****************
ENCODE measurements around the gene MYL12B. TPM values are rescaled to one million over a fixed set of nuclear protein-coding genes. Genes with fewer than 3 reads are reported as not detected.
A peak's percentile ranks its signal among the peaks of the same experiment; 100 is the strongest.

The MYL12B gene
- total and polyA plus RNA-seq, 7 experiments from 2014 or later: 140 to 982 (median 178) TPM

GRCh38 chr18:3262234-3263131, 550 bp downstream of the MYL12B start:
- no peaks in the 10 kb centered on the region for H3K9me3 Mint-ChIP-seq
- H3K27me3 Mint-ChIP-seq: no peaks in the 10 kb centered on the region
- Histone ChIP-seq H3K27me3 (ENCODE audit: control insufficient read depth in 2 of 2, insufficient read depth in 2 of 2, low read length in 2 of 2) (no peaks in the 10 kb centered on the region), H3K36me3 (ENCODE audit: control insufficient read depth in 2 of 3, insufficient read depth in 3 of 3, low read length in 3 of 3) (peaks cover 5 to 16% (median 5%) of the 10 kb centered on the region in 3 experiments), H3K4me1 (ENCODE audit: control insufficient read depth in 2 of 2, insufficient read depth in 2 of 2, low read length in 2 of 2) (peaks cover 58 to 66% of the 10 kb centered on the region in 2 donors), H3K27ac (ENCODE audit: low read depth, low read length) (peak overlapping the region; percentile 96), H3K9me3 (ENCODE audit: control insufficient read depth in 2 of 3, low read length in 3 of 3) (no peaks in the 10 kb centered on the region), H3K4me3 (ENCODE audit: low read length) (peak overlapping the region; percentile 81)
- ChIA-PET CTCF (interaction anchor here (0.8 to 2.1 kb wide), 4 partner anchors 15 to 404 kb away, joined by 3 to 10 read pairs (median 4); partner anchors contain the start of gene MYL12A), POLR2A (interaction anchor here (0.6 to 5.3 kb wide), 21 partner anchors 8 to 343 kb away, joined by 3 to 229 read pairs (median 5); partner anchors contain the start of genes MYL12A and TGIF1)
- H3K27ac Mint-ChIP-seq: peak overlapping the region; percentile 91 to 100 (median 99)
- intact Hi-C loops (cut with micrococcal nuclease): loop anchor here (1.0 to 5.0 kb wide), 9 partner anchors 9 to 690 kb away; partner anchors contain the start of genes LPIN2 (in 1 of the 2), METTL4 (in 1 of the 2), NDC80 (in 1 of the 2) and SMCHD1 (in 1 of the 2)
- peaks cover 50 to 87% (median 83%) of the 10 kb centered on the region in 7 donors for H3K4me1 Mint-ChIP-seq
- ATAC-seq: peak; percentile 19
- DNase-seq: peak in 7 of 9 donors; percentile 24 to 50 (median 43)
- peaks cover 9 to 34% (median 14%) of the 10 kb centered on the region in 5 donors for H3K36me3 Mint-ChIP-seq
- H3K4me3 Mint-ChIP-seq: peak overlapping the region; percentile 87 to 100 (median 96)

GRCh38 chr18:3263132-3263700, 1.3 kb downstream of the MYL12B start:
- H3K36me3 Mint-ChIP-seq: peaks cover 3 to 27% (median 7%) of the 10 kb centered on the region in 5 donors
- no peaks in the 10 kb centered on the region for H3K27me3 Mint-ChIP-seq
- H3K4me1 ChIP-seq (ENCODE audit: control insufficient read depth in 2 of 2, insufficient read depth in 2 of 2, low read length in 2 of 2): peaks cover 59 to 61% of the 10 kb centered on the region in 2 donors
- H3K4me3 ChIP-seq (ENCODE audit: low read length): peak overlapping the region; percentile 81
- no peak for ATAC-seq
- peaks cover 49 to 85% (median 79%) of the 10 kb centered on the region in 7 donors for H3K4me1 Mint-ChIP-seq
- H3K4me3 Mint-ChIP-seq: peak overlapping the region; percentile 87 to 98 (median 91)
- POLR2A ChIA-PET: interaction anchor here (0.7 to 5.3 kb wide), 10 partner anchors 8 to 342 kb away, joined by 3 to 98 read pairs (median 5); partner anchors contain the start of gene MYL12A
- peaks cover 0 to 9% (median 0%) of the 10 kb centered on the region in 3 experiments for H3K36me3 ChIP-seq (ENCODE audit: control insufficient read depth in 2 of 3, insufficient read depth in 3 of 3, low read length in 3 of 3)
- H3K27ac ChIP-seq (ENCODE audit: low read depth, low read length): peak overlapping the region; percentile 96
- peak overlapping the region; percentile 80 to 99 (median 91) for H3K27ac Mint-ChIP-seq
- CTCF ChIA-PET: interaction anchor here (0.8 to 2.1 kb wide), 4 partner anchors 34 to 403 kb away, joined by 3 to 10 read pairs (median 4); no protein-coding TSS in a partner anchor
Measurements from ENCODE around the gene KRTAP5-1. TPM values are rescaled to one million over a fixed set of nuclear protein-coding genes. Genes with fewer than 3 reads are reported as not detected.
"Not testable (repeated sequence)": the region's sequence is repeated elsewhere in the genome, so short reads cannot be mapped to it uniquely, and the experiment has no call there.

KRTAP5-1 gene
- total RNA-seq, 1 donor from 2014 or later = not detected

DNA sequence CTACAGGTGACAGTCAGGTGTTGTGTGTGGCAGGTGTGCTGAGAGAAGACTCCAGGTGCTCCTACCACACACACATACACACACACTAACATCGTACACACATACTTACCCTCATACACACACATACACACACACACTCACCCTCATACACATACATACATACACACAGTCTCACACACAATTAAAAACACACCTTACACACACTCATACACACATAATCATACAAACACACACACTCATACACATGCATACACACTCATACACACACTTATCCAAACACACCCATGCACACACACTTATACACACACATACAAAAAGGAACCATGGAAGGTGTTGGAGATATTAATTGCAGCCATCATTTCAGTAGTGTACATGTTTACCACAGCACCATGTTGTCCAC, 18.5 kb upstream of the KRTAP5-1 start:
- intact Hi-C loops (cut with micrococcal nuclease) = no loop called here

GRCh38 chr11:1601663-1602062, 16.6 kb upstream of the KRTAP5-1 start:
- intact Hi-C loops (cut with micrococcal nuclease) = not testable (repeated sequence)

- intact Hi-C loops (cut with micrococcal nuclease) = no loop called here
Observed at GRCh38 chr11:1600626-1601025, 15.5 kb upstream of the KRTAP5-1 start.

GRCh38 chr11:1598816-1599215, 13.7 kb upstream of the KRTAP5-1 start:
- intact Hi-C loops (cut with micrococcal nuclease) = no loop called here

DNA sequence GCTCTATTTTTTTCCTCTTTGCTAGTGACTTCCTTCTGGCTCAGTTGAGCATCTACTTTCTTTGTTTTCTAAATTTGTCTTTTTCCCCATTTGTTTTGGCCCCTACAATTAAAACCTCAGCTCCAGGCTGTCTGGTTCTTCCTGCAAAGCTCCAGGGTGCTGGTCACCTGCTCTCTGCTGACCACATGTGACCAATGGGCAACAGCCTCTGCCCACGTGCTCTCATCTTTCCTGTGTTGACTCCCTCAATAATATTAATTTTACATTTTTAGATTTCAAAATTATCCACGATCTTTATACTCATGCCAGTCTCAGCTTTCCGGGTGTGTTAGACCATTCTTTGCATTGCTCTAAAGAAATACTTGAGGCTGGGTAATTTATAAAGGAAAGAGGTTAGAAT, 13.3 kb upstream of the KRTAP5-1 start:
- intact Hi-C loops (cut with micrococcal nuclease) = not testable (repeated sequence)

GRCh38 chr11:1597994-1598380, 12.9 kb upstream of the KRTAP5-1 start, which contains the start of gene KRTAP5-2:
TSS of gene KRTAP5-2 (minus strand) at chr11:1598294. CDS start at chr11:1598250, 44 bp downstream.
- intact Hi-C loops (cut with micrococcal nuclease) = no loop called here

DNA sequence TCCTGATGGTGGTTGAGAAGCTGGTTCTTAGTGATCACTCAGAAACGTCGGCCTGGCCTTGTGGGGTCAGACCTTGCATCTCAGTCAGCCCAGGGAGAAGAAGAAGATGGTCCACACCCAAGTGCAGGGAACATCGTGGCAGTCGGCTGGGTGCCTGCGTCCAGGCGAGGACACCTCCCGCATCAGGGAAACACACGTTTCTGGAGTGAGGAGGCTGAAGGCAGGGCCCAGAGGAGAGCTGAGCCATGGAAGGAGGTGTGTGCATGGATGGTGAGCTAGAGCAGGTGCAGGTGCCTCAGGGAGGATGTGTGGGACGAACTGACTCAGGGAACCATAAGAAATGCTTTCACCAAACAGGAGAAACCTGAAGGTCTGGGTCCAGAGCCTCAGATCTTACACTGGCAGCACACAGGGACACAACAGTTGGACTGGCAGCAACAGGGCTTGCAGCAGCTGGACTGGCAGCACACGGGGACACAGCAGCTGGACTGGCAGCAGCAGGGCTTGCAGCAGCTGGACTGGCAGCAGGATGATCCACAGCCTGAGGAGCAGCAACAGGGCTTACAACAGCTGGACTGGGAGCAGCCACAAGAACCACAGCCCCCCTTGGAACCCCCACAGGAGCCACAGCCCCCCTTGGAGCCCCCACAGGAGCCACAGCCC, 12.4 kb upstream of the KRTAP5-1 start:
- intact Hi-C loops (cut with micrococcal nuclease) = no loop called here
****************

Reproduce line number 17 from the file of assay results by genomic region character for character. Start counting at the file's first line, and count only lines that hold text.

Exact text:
GRCh38 chr18:3263132-3263700, 1.3 kb downstream of the MYL12B start: